I am writing from Indonesia, where IRF’s Asian Rhino Program team is participating in joint strategic planning for Sumatran rhinos and tigers. Thanks to a generous grant from the Disney Conservation Fund, we can avoid duplicating efforts since both species overlap in rhino habitat.
Over the past two weeks, the government and citizens of Indonesia, along with IRF, Yayasan Badak Indonesia (YABI), World Wildlife Fund, Wildlife Conservation Society and many others, have come together to ensure that the nation’s remaining Sumatran rhinos and tigers — which live nowhere else on Earth — do not go extinct.
Most urgently, we need to ramp up protection of core populations by adding more Rhino Protection Units (RPUs); establishing and enforcing Intensive Protection Zones that exclude human activity; and improving management of national parks and small rhino populations, including consolidating smaller groups into larger ones or placing them at the Sumatran Rhino Sanctuary for managed breeding.
On Sumatra Island, as few as 77 Sumatran rhinos may remain. These individuals are isolated in three areas with between 16 and 30 animals. Even worse, in some of these areas the rhinos are divided into even smaller groups that may contain as few as 2 to 3 individuals. We don’t know if the small groups interact with one another.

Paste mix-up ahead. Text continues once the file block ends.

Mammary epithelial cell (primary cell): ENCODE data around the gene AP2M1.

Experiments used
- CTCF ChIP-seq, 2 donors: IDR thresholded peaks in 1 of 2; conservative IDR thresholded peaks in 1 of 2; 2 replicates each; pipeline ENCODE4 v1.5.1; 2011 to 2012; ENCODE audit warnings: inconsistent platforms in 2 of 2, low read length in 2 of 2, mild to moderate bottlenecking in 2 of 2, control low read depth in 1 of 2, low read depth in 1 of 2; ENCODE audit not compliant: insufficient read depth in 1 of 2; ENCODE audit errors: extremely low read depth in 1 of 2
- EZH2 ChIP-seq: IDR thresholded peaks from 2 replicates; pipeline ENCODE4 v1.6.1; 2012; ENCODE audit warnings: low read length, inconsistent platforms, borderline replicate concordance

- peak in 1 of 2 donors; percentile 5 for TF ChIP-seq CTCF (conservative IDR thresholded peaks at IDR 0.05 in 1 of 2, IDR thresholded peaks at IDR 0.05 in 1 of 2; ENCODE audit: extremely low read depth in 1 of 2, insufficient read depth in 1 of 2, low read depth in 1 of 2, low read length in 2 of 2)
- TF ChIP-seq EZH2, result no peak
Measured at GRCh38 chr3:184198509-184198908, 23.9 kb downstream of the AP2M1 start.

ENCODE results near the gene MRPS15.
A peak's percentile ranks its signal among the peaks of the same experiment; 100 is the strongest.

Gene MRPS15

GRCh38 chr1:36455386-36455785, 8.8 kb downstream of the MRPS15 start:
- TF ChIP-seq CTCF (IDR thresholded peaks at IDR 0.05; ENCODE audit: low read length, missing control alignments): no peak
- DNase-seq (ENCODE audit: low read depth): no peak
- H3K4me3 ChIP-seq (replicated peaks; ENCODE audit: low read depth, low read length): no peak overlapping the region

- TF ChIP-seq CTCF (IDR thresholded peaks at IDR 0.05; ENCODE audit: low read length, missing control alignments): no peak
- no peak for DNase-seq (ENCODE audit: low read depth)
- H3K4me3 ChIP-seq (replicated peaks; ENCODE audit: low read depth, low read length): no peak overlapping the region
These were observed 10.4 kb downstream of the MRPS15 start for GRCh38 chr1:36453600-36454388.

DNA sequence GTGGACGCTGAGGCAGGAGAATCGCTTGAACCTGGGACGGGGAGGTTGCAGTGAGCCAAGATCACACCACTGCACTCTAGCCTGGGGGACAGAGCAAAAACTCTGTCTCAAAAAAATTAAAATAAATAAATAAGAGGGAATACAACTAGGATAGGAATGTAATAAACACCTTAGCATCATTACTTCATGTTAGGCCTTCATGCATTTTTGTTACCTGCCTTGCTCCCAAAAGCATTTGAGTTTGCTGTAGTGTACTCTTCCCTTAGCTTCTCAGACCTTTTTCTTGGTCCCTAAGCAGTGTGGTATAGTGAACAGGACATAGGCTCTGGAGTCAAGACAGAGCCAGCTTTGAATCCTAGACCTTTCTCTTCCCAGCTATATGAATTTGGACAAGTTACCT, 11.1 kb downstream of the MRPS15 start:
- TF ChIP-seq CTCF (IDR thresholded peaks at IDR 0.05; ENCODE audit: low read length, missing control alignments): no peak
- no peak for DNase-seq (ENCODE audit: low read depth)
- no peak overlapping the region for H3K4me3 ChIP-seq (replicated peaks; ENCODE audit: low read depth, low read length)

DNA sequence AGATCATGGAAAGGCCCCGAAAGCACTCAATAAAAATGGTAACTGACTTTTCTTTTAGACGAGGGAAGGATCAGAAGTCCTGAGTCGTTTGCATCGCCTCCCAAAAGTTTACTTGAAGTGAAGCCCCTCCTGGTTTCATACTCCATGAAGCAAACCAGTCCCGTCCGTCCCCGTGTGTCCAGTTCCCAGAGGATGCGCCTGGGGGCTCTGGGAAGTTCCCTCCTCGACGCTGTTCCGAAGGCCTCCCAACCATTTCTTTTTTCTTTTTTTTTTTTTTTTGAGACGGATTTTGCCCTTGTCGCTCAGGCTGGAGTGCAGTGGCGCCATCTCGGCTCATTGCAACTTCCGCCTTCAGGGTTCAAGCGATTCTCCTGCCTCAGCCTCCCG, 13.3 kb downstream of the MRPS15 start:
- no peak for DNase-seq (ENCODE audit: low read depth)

The Sumatran rhino, Javan rhino and Sumatran tiger once roamed across Southeast Asia. The only other remaining countries that had Sumatran and Javan rhinos — Malaysia and Vietnam — recently declared the species extinct in the wild. Poachers killed off these species for their horns, bones and skins, and humans have converted their habitat to fields and plantations. Within Indonesia, the Javan and Balinese tiger subspecies have already gone extinct.
We must take immediate action or we could lose Sumatran rhinos and tigers. Unless poaching stops completely, these magnificent species will disappear during our lifetime.
You can help save rhinos and tigers by supporting the purchase of a motorcycle our RPUs need to respond to poaching threats quickly. Although foot patrols are key to successful anti-poaching efforts, sometimes these brave men also must mobilize to crime scenes quickly.
Help purchase a new motorcycle by buying a square on our new GivingGrid. If you can’t donate now, please share the grid with your friends to help us get the word out.
Thank you as ever for supporting and believing in our work. We are grateful.
Susie Ellis, PhD